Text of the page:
The marlin bite for the month was pretty good. If the number of charter boats going out were like they have been in recent years, there would be more caught and you could probably call it a really good bite but the lack of boats going out is keeping the marlin catch numbers down. Summer months are usually pretty busy with tourists here in Hawaii but thereís a definite slow down of tourists. Most likely the result of a slowing economy. As I said last month, the smaller male marlin showed up and are the biggest part of the Kona catch now. Nearly all the marlin are being released. Even many of the big ones. Yesterday there was a 967 pound blue marlin weighed in and another marlin about that same size released. Only about six years ago Kona was a kill all marlin fishery. Without a single regulation being made it became mostly a catch and release marlin fishery. Did we all of the sudden become fish huggers? Not really. The main reason for the change is that selling the marlin became a big hassle. Itís just not worth the frustration of trying to get rid of it when you get in at the end of the day. There was a time that when you pulled into Konaís harbor and there was a fish truck waiting at the weigh-in scales ready to buy any fish you had. It was easy and profitable. The main fish wholesalers here now import more fish than they buy locally and the truck waiting at the scales is a thing of the past. There are a few boats here that still regularly kill their marlin and have created a network to get them sold but most of us have decided the hassle factor of getting marlin to market just isnít worth the few bucks you get. Even with most marlin currently being released with no regulations, you can expect the sale of Marlin in Hawaii to be totally outlawed soon.
The yellowfin tuna bite slowed down but itís still a decent bite. Thereís been some mahi mahi around too. Spearfish are still making a good showing but the ono bite just isnít happening this summer. Too bad. Thatís one of the best eating fish we got here.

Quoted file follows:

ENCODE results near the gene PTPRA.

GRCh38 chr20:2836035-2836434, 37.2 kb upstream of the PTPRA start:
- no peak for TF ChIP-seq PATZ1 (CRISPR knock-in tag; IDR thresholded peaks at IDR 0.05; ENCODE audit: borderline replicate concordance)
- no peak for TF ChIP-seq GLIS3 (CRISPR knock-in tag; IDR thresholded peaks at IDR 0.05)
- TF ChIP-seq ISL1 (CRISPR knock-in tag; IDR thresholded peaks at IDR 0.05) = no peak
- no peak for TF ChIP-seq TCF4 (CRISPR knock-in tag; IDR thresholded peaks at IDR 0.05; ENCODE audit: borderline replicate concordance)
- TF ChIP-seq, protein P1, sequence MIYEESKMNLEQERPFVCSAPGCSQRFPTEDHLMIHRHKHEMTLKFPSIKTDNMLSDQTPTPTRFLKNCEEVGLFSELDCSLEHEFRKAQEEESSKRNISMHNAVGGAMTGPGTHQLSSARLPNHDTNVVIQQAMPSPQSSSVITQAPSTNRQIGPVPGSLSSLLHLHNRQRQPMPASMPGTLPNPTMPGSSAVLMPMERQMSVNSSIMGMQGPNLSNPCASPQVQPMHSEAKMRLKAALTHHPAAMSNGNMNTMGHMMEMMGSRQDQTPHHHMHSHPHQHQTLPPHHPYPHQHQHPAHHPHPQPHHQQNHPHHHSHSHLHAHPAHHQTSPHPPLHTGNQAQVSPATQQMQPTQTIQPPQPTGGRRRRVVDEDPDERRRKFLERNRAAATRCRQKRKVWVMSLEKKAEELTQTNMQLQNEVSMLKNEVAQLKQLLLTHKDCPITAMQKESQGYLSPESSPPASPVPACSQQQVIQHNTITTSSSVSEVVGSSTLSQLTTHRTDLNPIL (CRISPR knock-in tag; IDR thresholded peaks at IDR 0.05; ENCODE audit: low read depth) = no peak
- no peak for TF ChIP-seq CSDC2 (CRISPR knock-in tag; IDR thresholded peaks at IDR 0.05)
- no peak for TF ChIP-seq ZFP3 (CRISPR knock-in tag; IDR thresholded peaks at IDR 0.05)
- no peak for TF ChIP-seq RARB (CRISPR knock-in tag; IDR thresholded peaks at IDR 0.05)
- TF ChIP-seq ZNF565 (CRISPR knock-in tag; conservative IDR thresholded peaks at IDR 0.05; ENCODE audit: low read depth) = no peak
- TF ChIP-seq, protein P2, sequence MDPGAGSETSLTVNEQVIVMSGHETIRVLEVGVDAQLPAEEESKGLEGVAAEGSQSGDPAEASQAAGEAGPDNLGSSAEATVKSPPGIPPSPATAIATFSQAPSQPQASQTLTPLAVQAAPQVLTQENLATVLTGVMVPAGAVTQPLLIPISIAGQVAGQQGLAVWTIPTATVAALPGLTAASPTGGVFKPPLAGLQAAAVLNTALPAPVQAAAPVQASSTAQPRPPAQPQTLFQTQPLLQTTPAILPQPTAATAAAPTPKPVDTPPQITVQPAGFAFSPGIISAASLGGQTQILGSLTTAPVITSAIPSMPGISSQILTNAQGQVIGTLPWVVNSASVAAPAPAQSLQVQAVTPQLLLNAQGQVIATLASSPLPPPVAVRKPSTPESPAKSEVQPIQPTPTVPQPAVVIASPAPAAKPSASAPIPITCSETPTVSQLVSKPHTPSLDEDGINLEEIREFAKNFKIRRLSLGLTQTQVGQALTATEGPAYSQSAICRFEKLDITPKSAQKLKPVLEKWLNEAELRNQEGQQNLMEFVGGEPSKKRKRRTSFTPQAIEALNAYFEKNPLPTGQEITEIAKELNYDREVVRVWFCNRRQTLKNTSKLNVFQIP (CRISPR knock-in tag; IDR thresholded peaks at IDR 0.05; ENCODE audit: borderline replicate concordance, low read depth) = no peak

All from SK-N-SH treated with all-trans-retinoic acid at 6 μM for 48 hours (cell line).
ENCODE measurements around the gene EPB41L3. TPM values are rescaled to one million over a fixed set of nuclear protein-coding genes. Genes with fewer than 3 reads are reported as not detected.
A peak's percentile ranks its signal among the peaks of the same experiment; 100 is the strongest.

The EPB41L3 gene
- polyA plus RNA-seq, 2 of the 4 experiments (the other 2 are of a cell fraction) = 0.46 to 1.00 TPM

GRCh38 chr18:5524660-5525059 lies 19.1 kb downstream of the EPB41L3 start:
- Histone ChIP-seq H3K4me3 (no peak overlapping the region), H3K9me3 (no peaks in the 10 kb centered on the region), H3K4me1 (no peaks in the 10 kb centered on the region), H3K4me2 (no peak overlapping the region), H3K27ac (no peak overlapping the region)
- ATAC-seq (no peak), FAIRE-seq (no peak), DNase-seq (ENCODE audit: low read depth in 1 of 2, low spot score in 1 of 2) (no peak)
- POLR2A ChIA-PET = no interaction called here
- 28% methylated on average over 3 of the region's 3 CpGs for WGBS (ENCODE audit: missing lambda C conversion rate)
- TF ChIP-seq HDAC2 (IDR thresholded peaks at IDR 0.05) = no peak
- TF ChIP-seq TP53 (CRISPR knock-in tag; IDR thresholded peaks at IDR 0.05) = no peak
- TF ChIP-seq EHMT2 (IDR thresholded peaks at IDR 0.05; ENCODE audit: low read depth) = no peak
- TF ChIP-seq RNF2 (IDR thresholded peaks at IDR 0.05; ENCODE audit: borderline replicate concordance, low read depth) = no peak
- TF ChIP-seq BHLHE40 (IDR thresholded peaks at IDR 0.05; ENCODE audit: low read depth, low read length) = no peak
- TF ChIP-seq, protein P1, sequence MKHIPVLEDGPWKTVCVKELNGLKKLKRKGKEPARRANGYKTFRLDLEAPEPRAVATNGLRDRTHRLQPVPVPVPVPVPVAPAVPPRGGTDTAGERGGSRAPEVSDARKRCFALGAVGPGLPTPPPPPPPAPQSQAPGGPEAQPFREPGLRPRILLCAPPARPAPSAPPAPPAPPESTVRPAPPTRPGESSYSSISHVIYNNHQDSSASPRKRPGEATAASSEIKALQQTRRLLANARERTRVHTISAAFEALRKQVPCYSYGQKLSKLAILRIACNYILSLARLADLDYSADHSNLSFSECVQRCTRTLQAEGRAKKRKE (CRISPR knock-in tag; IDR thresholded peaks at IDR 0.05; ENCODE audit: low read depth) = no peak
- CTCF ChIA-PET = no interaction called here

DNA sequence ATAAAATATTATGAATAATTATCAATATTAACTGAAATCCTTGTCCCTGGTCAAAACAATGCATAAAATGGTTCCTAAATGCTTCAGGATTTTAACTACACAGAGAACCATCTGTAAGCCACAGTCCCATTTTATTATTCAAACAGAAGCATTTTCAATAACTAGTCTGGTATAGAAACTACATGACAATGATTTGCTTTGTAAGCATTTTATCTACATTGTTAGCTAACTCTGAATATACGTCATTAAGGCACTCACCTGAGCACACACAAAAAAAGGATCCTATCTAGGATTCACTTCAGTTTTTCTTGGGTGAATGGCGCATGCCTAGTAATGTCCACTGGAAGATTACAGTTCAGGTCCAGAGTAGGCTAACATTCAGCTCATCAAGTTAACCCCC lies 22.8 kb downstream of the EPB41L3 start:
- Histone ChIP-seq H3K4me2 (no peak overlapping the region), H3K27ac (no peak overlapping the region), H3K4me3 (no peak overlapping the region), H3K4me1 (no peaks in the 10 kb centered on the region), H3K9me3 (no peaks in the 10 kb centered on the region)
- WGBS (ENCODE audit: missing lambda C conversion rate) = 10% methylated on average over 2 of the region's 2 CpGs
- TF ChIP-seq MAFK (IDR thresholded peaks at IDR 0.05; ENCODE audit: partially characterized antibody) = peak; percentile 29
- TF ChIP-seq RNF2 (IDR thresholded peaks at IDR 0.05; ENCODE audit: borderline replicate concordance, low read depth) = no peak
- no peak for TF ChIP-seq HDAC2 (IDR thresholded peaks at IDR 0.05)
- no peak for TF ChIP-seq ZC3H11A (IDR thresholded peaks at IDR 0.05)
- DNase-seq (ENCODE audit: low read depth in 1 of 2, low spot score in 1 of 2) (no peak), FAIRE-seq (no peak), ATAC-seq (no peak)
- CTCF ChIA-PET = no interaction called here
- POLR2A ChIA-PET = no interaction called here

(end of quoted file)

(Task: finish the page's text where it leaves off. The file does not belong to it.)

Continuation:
Normally the summer months arenít considered a good season for bottom fishing. Most of the good eating bottom fish are illegal to keep right now because of Hawaiiís first ever closed season for certain offshore fish and typically, the bottom bite seems to slow down in the summer anyway. Fish are not always predictable though. Big amberjacks moved into the Kona coast and I got the biggest one of the year last week weighing it in at 122 lbs. Iíve also caught several others recently around the 100 lb. range. Big jacks are a lot of fight and fun.
I had the great opportunity to be the escort boat for nationally acclaimed kayak fisherman Jon Schwartz. www.bluewaterjon.com last week. I took Jon to my best amberjack spot and Jon caught and released several big jacks. Youíll see the story and photos soon in Sport Fishing Magazine. While it was great fun and good fishing, I feel just a little disappointed that I didnít get to see the ultimate goal achieved. Jon has never caught a shark from his kayak. Jon and I talked over the scenario and risks at length and we both felt good about it. While Jon indeed did hook into a couple of sharks that took his yak for a good ride, he was unable to get them up. Iím looking forward to the rematch! Yes, I understand the potential for disaster there. Thatís why Iím the one in the boat and not the one in the kayak
See Ďya on the water,
Capt. Jeff Rogers ,
<A href="http://fishinkona.com"> Kona Hawaii Sport Fishing</A>